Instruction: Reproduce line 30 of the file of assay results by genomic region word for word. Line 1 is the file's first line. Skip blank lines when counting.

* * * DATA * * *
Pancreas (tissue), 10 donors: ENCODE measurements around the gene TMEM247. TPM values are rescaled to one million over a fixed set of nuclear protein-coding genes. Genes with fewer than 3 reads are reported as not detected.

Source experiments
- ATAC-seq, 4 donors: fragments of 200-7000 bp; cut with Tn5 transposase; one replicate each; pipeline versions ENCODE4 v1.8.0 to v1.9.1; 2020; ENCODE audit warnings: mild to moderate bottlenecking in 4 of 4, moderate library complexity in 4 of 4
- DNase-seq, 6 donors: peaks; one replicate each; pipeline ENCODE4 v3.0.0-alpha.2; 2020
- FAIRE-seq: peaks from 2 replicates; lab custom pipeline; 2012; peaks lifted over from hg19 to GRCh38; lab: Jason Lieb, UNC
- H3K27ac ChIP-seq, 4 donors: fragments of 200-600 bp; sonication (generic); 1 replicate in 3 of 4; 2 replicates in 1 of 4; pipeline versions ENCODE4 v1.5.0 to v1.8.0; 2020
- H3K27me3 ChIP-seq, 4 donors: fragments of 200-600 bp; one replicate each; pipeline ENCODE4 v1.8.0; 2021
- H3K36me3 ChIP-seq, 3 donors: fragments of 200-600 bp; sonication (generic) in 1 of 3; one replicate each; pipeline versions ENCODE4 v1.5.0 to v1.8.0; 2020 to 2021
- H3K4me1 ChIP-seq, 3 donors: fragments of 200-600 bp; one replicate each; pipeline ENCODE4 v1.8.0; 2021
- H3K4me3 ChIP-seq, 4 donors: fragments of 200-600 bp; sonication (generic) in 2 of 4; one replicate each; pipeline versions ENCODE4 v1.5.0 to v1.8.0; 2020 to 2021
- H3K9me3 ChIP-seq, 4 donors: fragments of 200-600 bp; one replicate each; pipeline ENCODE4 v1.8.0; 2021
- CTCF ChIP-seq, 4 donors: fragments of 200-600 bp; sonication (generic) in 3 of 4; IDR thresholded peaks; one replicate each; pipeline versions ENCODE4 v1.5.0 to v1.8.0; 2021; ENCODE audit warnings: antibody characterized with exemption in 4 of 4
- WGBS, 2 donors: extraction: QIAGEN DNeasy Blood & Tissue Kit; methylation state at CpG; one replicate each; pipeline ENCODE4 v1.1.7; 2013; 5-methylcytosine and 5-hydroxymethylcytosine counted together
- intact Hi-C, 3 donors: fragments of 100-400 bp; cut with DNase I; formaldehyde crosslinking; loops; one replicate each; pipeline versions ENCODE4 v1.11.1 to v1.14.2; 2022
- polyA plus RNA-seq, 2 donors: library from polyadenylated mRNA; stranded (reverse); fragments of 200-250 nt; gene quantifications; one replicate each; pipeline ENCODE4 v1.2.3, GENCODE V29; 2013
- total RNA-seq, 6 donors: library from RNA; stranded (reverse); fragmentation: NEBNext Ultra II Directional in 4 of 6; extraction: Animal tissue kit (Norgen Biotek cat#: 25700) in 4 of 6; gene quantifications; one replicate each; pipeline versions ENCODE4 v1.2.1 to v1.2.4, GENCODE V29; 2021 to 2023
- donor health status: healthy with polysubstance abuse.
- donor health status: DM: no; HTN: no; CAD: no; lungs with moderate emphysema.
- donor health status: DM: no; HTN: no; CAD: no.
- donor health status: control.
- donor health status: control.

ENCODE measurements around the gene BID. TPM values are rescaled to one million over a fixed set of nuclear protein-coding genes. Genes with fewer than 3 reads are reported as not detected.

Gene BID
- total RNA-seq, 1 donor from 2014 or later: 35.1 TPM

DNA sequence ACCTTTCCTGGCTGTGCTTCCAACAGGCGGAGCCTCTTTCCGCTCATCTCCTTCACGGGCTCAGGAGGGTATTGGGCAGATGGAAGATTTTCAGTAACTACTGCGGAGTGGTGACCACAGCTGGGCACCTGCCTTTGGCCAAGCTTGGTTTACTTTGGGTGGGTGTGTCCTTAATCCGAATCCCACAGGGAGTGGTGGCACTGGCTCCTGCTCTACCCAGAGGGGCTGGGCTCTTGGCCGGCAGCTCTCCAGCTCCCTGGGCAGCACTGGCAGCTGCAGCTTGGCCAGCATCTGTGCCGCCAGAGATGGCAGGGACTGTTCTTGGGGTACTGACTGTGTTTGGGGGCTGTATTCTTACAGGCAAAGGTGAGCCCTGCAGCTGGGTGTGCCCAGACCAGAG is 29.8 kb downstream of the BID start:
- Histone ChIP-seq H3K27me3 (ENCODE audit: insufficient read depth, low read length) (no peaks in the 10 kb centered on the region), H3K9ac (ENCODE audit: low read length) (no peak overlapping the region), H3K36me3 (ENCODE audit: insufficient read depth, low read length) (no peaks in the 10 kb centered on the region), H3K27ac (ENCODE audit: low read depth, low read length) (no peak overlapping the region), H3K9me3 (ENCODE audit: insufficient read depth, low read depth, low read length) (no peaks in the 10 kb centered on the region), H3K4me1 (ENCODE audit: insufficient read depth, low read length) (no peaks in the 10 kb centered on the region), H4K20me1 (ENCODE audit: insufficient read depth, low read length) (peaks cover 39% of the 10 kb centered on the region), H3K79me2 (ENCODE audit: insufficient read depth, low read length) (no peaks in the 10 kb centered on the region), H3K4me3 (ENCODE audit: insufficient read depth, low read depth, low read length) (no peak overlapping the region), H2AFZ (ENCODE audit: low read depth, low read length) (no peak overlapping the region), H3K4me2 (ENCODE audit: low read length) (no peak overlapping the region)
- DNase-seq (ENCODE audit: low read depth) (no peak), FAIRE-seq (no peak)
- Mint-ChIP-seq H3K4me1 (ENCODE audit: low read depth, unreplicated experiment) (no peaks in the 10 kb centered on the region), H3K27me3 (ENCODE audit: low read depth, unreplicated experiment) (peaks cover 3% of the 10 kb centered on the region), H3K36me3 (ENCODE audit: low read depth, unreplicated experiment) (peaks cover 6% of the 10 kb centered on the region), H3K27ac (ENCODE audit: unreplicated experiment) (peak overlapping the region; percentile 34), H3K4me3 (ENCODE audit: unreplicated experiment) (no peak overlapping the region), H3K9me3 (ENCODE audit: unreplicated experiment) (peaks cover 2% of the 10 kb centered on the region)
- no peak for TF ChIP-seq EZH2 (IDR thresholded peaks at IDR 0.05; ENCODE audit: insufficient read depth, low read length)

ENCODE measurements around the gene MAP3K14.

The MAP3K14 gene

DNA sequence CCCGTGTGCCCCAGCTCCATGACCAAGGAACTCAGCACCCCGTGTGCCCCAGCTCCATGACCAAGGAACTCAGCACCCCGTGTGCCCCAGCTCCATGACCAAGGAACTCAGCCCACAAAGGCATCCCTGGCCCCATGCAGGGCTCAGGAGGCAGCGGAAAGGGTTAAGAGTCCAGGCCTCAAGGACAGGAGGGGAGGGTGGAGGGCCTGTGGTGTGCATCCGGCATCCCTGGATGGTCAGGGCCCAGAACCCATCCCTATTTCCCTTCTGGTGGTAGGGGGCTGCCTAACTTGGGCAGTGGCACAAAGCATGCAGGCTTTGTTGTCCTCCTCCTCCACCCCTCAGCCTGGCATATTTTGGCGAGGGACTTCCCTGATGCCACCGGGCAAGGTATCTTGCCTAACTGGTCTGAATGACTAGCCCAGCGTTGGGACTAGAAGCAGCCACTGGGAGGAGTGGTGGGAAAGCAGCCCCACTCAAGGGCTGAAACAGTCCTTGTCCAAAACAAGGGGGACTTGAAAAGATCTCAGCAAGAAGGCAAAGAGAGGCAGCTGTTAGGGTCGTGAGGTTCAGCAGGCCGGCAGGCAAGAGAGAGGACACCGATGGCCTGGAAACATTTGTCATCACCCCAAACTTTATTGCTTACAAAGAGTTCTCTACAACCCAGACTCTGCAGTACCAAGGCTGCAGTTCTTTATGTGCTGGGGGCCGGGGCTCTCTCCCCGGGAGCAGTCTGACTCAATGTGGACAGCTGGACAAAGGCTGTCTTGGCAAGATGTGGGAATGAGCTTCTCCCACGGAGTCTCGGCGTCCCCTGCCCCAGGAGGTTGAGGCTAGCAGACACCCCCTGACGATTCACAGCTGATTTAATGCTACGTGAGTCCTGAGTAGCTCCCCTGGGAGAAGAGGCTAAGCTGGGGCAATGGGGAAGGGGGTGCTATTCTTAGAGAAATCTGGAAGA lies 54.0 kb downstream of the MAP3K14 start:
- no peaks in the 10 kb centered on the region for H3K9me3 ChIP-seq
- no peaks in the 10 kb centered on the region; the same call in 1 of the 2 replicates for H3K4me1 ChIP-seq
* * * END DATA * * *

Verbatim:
ENCODE measurements around the gene MAP3K14.